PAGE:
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What is Title Insurance?

Buying an investment property is one of the biggest purchases anyone can make. To protect the investment from tangible, physical damage like fire, storms or vandalism, hazard insurance is often purchased. What if mistakes are made related to the legal ownership involving the property being purchased? This is where title companies and title insurance come into play. While hazard insurance is easy for most of us to understand, title insurance is often an afterthought, as it occurs automatically as part of every transaction at a title company.

If you are new to real estate investing, you may not be completely aware of why you close at a title company in the first place. Also, there are many investor programs and seminars out there that discuss acquiring real estate without stepping foot into a title company. Many of these “no money down” strategies can create enormous problems for investors, the most important one is losing money! Before we spend time addressing why you should purchase title insurance, let’s make sure there is a thorough understanding of what a title company does.

Value of a Title Company

A title company is a neutral third party that assists in the conveyance (or transfer) of ownership between sellers and buyers of real property. Title companies make sure that the title (proof of ownership) to a given property is legitimate, and free and clear of all liens and judgments before a transaction is closed. Title companies offer insurance on the title to the buyer (called an owner’s policy) and also to the lender (called a mortgagee’s title policy) if the property is going to be financed. These title insurance policies ensure there are no other claims against the property, for example, by other family members or heirs, or by vendors who may not have been paid by the seller of the property for work performed.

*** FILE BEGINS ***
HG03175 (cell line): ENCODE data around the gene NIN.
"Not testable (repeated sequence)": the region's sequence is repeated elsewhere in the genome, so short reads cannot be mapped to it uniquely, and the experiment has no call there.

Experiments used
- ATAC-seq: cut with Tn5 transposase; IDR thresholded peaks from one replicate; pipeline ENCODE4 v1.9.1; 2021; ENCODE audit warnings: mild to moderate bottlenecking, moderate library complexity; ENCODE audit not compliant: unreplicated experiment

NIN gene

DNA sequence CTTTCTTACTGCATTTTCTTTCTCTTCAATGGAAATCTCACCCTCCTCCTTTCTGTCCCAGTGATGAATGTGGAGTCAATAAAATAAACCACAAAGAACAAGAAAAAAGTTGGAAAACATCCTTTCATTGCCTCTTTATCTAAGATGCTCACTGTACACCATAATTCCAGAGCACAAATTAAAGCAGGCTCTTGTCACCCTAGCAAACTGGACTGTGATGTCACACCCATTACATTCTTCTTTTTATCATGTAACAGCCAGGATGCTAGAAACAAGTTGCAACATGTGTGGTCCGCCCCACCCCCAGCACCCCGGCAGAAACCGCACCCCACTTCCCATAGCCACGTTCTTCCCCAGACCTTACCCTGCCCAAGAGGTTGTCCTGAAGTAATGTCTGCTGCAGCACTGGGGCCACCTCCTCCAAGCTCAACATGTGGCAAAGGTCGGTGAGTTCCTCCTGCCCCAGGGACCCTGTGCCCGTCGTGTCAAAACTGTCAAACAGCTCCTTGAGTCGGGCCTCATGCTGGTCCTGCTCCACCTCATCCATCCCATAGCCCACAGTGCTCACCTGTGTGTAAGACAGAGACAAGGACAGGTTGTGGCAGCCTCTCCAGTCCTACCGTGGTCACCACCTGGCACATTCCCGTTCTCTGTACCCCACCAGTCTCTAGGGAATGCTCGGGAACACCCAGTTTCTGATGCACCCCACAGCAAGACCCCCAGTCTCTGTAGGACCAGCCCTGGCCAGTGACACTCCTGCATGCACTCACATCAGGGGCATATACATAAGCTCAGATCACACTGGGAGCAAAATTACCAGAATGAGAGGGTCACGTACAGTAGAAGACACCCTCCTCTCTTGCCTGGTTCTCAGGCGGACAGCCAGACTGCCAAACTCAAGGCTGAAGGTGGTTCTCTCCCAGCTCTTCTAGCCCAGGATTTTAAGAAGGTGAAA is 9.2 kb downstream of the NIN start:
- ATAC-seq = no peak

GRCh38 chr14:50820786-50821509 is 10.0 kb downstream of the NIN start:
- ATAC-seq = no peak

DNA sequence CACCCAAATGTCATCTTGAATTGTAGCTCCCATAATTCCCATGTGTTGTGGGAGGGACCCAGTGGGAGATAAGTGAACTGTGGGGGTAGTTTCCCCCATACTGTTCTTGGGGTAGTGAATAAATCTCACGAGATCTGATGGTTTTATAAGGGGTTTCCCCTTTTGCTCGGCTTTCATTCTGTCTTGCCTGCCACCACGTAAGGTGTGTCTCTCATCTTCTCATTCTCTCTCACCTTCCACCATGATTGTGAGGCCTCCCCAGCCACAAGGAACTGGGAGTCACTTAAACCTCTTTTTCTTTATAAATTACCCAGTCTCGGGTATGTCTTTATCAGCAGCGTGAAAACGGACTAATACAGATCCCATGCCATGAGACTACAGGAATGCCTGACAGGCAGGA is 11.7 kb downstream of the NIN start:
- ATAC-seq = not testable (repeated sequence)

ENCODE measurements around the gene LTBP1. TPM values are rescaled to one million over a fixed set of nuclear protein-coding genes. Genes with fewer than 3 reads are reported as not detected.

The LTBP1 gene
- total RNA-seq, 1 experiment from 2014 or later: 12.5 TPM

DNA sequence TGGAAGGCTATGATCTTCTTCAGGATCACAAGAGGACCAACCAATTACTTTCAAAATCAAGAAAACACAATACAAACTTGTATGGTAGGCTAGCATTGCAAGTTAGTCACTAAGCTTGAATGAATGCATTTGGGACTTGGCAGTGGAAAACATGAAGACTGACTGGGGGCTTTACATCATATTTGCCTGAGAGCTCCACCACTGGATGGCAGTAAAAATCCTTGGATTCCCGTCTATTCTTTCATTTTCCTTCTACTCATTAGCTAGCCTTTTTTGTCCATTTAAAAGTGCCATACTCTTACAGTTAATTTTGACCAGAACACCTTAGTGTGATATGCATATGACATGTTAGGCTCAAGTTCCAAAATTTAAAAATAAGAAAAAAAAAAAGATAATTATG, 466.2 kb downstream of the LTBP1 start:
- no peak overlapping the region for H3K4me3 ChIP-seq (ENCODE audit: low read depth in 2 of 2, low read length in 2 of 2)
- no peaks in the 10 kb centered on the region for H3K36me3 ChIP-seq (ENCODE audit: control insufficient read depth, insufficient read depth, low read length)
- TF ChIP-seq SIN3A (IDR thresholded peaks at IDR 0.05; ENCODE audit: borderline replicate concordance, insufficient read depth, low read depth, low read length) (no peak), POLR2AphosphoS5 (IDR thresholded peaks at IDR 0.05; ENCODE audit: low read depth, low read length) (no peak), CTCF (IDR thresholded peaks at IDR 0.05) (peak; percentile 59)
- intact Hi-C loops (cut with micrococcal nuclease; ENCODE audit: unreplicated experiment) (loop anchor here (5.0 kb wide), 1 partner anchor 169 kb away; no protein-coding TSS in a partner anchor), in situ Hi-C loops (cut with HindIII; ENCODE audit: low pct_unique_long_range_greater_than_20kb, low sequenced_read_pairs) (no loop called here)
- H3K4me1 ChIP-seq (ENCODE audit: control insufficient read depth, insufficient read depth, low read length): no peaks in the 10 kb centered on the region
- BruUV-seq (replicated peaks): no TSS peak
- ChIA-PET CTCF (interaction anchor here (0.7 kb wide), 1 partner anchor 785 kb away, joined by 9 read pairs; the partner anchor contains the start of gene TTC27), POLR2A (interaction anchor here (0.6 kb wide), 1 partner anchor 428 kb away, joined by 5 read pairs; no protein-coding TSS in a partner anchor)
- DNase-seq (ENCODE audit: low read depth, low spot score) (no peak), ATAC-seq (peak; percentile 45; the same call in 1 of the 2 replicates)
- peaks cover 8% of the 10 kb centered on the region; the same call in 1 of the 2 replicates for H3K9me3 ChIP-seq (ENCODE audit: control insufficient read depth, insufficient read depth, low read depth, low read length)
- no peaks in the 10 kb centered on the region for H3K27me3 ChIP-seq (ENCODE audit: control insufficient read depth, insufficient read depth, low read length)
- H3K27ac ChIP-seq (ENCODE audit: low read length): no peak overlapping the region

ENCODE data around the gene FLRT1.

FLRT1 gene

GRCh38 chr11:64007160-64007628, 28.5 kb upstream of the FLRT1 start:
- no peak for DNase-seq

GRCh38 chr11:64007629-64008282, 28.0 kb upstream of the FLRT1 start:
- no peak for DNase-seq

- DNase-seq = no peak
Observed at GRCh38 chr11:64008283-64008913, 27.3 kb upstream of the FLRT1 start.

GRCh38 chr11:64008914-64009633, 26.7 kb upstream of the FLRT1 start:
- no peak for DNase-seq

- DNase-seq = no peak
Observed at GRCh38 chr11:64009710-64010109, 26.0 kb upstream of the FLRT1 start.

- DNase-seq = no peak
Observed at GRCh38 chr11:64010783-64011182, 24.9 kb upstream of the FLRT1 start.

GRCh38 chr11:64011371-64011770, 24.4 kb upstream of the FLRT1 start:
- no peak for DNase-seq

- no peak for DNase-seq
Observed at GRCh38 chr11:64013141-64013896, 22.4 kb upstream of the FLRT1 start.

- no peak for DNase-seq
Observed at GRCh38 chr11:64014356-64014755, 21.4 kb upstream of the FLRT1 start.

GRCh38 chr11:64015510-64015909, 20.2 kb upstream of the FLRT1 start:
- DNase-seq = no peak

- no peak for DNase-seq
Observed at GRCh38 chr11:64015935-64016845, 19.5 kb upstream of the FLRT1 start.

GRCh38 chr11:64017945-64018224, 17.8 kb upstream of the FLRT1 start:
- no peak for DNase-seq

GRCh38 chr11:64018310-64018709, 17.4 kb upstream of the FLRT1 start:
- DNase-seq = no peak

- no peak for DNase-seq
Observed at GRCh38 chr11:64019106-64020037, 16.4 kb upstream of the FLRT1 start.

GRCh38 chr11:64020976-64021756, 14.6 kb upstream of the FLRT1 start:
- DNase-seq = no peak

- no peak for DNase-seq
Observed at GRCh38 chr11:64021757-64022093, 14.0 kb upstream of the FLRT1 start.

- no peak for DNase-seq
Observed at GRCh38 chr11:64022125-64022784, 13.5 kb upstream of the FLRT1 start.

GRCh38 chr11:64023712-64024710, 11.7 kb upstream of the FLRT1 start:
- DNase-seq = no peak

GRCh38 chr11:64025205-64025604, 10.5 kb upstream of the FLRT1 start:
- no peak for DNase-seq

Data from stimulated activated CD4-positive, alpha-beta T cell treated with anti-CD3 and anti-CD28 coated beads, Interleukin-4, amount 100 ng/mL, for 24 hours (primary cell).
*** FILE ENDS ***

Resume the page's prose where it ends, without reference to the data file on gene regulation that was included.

A Real-World Example

Consider the following: You buy a house that is deeply distressed.  You execute the documents, money changes hands, and you take possession of the property. Two months later, an heir to the property has their attorney contact you stating they have legal rights to the property and are going to sue for possession. Maybe this happened to be from an estranged sibling of the seller, who is still entitled to their share of the property. You are blindsided by this.

Scenario A:  You closed this transaction by getting the deed to the property conveyed to you directly by this seller or someone who claimed to be the owner of the record, without closing at a title company. You trusted the tax records and thought no one else needed to be involved from the seller side. Also, you were super excited about the deal and just wanted to focus on getting possession. The seller was behind on their mortgage, and your plan was to catch up on the note and start making payments. You even gave this seller $10K for the deed to the property, as this was an incredible deal that you didn’t want to lose. Now you are in a situation where you are most likely going to lose money and/or the property. If you think this hasn’t happened before, think again. There are many stories out there similar to this one.

Scenario B:  You closed this transaction through a title company.  You call the title company who issued the policy and file a claim. At this point, the title company will handle the heirship issue, and you will either be getting money back or be allowed to keep the house.

Performing transactions without a title company can be a recipe for disaster. Not only can you lose all of the money invested and/or the property, but you may also be in a situation where you need to hire an attorney to defend yourself, potentially costing thousands of dollars in legal fees.  

While there are many federal regulations regarding real estate transactions, most real estate laws are governed by the states. Title companies understand not only how heirship issues are addressed, but also how liens and encumbrances to title impact a specific deal, based on the laws in your state. Relying on them is critical to having a successful transaction, and protecting you as an investor.

Conclusion

As a long-time private hard money lender in Texas, we have seen many title issues not get resolved in the closing timeframe of the buyer and seller. In fact, many may not get resolved without legal pursuit. However, doing all of the research to discover what is needed to effectively close a real estate transaction is what a title company gets paid to do. This is why closing at a title company and buying title insurance should not be a consideration, but a requirement in every real estate transaction you pursue in Texas.

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